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Natwar Singh interview: Rajiv Gandhi sent troops to Sri Lanka without telling Cabinet:-

 

Natwar Singh interview: Rajiv Gandhi sent troops to Sri Lanka without telling Cabinet:-


Rajiv Gandhi, during his tenure as prime minister in 1987, gave orders to send Indian troops to Sri Lanka without consulting his Cabinet colleagues or top officials, former external affairs minister Natwar Singh said in an interview to Headlines Today on Thursday.

 
Karan Thapar with Natwar Singh.

Natwar Singh, in the second part of his interview to Karan Thapar on his tell-all memoirs One Life is Not Enough, said Rajiv Gandhi took the decision while he was in Colombo attending a reception given by then President J.R. Jayawardene, without taking the advice of any of his officials. Also read: Manmohan on Natwar bomb: No PMO files were sent to Sonia

According to Natwar Singh, Jayawardene asked for troops because he feared a coup against him and Rajiv Gandhi instantly agreed.

Natwar Singh said that by the time he and P.V. Narasimha Rao, who was also in Colombo found out, the order to send troops to Sri Lanka had already been issued.

'Food parcels dropped on Jaffna casually'

Natwar Singh also spoke about the casual and cavalier way the decision to forcibly airdrop food parcels on Jaffna in Sri Lanka was taken by the then Rajiv Gandhi government.

He said Rajiv Gandhi and his team had not realised that they needed to inform Jayawardene as well as India's representative at the United Nations.

Watch: Rahul asked Sonia not become PM in 2004

Natwar Singh said that they only did so when he pointed out that forcible airdrops amounted to an invasion of Sri Lanka's sovereign air space and as a member of the Security Council, Sri Lanka could create a problem for India unless steps were taken both to inform Jayawardene in advance and alert India's ambassador at the UN to be on his guard.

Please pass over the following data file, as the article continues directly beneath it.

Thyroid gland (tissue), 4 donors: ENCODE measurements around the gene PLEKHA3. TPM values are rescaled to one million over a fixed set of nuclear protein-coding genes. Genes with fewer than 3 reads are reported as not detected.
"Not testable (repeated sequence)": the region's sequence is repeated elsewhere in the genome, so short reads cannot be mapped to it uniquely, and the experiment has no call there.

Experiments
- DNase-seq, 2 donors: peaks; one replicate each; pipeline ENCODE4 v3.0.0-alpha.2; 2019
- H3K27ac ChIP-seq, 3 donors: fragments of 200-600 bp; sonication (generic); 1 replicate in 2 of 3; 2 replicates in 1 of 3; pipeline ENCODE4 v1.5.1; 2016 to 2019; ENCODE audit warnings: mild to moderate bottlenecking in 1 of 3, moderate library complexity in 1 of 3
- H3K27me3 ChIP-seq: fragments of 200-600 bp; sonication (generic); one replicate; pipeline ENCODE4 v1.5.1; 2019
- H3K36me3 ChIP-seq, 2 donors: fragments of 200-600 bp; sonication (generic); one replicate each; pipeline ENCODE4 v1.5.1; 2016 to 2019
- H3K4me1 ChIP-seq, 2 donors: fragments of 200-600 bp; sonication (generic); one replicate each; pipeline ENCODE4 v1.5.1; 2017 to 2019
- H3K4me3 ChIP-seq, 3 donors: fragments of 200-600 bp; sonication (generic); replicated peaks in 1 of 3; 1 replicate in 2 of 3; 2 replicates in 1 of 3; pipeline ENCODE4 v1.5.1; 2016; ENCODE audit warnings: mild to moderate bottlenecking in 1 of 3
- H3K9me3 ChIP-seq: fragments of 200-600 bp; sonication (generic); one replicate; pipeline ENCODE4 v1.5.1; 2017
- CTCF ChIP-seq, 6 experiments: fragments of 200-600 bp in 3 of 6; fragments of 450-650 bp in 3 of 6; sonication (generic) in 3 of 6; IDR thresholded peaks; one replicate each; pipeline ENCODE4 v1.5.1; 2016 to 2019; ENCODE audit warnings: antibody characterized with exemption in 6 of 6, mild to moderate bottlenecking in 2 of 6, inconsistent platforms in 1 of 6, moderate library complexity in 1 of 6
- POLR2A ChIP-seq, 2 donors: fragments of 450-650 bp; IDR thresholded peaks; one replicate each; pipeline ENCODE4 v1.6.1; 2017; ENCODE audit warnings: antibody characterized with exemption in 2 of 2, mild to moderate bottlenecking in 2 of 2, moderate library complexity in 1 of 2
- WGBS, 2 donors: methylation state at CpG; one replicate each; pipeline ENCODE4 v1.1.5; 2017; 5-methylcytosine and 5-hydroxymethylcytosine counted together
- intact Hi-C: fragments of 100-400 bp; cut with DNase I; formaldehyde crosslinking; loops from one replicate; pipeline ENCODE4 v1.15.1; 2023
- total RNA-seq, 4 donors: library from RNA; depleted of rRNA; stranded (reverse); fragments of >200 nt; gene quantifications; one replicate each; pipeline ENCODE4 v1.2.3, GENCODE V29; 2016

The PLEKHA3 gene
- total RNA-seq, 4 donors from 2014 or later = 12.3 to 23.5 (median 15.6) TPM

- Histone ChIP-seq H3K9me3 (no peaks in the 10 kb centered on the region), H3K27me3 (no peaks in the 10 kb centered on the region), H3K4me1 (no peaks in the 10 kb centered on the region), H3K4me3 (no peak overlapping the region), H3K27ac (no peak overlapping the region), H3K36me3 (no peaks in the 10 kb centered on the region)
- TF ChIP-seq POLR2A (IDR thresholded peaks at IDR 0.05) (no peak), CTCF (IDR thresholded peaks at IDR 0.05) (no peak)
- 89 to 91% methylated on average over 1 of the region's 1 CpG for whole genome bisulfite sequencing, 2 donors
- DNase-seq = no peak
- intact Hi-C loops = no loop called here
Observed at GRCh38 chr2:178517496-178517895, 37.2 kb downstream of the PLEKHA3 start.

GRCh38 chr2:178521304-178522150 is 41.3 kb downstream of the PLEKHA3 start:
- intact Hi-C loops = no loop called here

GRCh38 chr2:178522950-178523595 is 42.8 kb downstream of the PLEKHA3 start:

'Rajiv naively trusted Prabhakaran'

Natwar Singh also claimed that Rajiv Gandhi naively trusted LTTE chief V. Prabhakaran.

Natwar said that after Rajiv Gandhi met Prabhakaran, he asked the PM if he had got anything in writing from Prabhakaran.

"Rajiv got irritated and said 'He has given me his word! Prabhakaran double-crossed everybody including the Prime Minister of India," 

Natwar Singh

'IPKF went to Sri lanka without clear briefings'

On the Indian Peace Keeping Force Mission in Sri Lanka, Natwar Singh said the troops "went in without clear briefings or objectives".

"Neither were the troops told about the geography of the Jaffna peninsula nor about the LTTE hideouts. From the very beginning, the Sri Lankan ethnic issue was mishandled and ended as complete failure," he said.

'Op Brasstacks was cooked up'

Natwar Singh claimed Operation Brasstacks was cooked up by then minister of state for defence Arun Singh and then Army chief Sundarji but Rajiv Gandhi, then the PM, had no knowledge of it.

Natwar Singh said Rajiv Gandhi summoned him and revealed he knew nothing of Operation Brasstacks.

'Rajiv Gandhi made faux pas in China'

Natwar Singh also claimed that during Rajiv Gandhi's successful China visit, he made a terrible faux pas.

The highlight of the visit was the PM's meeting with Chinese leader Deng Xiaoping. But Rajiv Gandhi, he said, forgot to take the Indian ambassador to China or the then foreign secretary K.P.S. Menon.

Subsequently, when he realised his mistake, the PM apologised to Menon, said Singh.

Rajiv depended on ignoramuses with inflated egos'

Natwar Singh also said that during the first 18 months of Rajiv Gandhi's prime ministership, when his popularity was at its height, he "depended wholly on a team of ignoramuses with inflated egos ... one claimed to be a socialist whilst one was an inept political wheeler dealer. A third was a meddling nuisance. Collectively, they were an irresponsible group that showed little regard for senior Congress ministers and government rules and regulations. They dented Rajiv Gandhi's prestige and his image".

Natwar Singh revealed the name of two of these three because they were dead but refused to reveal the name of the third because the person was alive. The two people he named were Gopi Arora and Arun Nehru.

'Arun Singh and Arun Nehru wielded much power'

On Arun Singh and Arun Nehru, Natwar Singh said: "They wielded much power, exceeded their authority and used their influence with thoughtless rigour, without care or caution. Both controlled access to the prime minister. Their administrative experience was nil; they were blind to the complexities and intricacies of government."

 

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